Pearson’s Case Theresa Ann Campo Pearson, an anencephalic infant known to the public as “Baby Theresa,” was born in Florida in 1992. Anencephaly is among the worst congenital disorders. Anencephalic infants are sometimes referred to as “babies without brains,” and this gives roughly the right picture, but it is not quite accurate. Important parts of the brain – the cerebrum and cerebellum – are missing, as is the top of the skull. There is, however, a brain stem, and so autonomic functions such as breathing and heartbeat are possible. In the United States, most cases of anencephaly are detected during pregnancy and aborted. Of those not aborted, half are stillborn. About 350 each year are born alive, and they usually die within a few days. Baby Theresa’s story would not be remarkable except for an unusual request made by her parents. Knowing that their baby could not live long and that, even if she did survive, she would never be conscious, Baby Theresa’s parents volunteered her organs for transplant. They thought her kidneys, liver, heart, lungs, and eyes should go to other children who could benefit from them. The physicians agreed that this was a good idea. Thousands of infants need transplants each year, and there are never enough organs available. But the organs were not taken; because Florida law does not allow the removal of organs until the donor is dead. By the time Baby Theresa died, nine days later, it was too late for the other children – her organs could not be harvested because they had deteriorated too much. The newspaper stories about Baby Theresa prompted much public discussion. Would it have been right to remove the infant’s organs, thereby causing her immediate death, to help other children? A number of professional “Ethicists” – people employed by universities, hospital, and law schools, whose job it is to think about such things – were called on by the press to comment. Surprisingly few of them agreed with the parents and physicians. (Rachels, James: The Elements of Moral Philosophy. 5th edition by Stuart Rachels. McGraw-Hill, Boston, 2007, pages 1-2.) Try to address the following questions. How the position taken by Theresa’s parents and doctors can be (or can’t be) morally justified by the ethical theories studied so far (virtue ethics, deontology, egoism, cultural relativism, divine command theory, utilitarianism? Which position (parents’ or lawyers’) would you side with and why? Your essay should satisfy the following minimal guidelines: • Typed • 1-2 page(s) • Follow either Chicago, MLA or APA manual of style • Times New Roman 12 • Double space
The case of Baby Theresa presents a complex ethical dilemma that challenges traditional ethical theories. On the one hand, the parents and doctors believed that donating Baby Theresa’s organs would save the lives of other children, and therefore, they should be removed before she died. On the other hand, the prevailing law did not allow organ donation until the donor was declared dead, and removing her organs would have caused her immediate death. In this essay, we will examine how different ethical theories would approach this case and argue which position is most reasonable.
According to virtue ethics, the rightness or wrongness of an action depends on whether it promotes the development of virtues or character traits such as kindness, compassion, and courage. In this case, Baby Theresa’s parents and doctors showed compassion and generosity by wanting to donate her organs to help others. However, they would have violated the virtues of respect for life and integrity by causing her death for the sake of others. Thus, virtue ethics does not provide a clear answer to this case.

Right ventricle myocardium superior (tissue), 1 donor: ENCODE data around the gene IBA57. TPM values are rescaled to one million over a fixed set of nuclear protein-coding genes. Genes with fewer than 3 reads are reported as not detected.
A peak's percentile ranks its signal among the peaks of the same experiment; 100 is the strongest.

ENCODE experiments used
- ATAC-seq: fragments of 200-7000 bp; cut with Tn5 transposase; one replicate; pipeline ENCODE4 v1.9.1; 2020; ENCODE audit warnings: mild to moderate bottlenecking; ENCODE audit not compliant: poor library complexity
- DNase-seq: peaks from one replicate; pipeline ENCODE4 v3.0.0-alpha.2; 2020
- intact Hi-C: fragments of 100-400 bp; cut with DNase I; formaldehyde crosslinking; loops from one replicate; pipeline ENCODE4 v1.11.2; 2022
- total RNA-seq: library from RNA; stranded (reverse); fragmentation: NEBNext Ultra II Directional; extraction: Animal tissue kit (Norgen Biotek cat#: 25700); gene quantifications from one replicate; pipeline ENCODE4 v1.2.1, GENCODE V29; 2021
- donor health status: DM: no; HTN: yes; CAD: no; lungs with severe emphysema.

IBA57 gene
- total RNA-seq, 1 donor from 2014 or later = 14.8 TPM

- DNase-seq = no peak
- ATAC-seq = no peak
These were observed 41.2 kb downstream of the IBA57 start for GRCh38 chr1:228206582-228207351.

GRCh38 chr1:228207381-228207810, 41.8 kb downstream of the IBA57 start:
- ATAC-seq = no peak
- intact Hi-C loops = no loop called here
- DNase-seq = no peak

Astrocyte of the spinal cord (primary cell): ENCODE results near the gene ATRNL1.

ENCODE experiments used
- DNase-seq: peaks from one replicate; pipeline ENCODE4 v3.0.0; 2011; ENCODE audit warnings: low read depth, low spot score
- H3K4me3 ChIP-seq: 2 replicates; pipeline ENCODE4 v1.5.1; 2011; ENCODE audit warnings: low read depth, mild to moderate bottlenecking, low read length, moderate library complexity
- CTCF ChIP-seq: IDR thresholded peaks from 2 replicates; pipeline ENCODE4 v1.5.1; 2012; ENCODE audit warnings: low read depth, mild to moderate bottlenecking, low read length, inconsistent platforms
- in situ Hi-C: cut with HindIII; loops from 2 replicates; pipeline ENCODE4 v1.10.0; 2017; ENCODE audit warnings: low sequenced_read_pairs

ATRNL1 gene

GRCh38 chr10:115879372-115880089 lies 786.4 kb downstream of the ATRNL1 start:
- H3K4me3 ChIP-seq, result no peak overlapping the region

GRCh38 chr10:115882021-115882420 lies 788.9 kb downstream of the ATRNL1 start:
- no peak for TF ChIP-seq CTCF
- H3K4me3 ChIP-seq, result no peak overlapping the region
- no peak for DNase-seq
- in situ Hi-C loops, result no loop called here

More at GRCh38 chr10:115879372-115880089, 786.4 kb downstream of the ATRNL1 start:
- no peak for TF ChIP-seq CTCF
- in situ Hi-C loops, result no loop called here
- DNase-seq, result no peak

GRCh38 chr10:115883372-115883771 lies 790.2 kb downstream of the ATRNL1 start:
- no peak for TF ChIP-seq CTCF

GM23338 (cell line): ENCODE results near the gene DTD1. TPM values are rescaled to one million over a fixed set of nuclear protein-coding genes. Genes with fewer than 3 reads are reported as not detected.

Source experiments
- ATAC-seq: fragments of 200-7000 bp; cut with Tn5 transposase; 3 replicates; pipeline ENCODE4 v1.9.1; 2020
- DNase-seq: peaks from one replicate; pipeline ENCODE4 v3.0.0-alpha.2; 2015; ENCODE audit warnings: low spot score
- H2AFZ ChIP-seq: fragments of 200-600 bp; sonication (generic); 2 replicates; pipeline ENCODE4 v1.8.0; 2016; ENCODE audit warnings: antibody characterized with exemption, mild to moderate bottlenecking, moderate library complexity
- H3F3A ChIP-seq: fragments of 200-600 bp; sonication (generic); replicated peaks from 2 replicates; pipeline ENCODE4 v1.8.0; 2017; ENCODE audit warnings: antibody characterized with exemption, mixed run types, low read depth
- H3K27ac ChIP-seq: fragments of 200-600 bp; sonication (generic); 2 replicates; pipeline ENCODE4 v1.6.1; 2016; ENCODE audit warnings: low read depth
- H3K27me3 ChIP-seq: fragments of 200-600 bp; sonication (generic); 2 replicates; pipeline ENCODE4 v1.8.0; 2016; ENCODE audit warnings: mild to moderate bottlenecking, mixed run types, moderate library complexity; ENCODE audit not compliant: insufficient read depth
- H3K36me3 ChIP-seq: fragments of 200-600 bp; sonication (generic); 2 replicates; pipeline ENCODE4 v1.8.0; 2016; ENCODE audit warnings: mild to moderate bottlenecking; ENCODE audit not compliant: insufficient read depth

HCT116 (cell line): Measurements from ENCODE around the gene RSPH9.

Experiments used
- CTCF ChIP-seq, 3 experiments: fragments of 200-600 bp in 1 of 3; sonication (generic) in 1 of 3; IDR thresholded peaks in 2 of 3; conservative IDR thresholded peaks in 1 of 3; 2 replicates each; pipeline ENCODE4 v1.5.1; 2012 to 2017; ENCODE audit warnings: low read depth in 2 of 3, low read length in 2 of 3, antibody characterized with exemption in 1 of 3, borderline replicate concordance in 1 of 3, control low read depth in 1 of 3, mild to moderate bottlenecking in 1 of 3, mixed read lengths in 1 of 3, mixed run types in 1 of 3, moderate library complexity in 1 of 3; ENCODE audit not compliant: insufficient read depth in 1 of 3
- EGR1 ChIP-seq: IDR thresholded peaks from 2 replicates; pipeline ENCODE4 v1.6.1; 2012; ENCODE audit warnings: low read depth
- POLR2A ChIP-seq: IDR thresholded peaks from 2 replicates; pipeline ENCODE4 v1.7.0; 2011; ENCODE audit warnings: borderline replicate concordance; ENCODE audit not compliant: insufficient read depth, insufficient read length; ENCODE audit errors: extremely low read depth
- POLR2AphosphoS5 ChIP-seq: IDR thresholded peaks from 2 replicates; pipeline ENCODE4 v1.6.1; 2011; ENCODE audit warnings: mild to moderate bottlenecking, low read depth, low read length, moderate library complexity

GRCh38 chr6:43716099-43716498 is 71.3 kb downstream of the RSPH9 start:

Deontological ethics, in contrast, emphasizes the duties and obligations that one has toward others. From this perspective, Baby Theresa has a right to life, and it is morally wrong to intentionally end her life, even if it is for a good cause. Therefore, the position of the parents and doctors cannot be morally justified by deontological ethics.
Egoism, the theory that an action is morally right if it benefits oneself, is not relevant to this case since no one gains any personal benefit from Baby Theresa’s organ donation.
Cultural relativism posits that moral values and beliefs vary across cultures and societies. However, there is no indication that cultural differences played a role in this case.
Divine command theory claims that moral duties are determined by God’s commands. Nevertheless, this theory is also not helpful in this case since there is no agreement on what God’s commands would be.
Utilitarianism, which seeks to maximize overall happiness or pleasure, would argue that the donation of Baby Theresa’s organs could have been justified if it would have resulted in greater overall happiness. However, it is impossible to calculate the potential happiness that could have been generated by the organ donation, and the harm done to Baby Theresa would have been significant.
In my view, the position of the lawyers who did not agree to the organ donation is the most reasonable. Although the donation would have helped other children, it would have required causing Baby Theresa’s death, which is not morally justifiable. Furthermore, the fact that the donation could not have taken place due to the prevailing law underscores the need for legal reforms to allow for ethical and compassionate organ donation.
In conclusion, Baby Theresa’s case raises important questions about the morality of organ donation and the value of life. Although the desire to help others through organ donation is admirable, it cannot come at the cost of intentionally ending an innocent life. Instead, we must work to ensure that organ donation is done in a way that is ethical, legal, and respectful of the dignity of human life.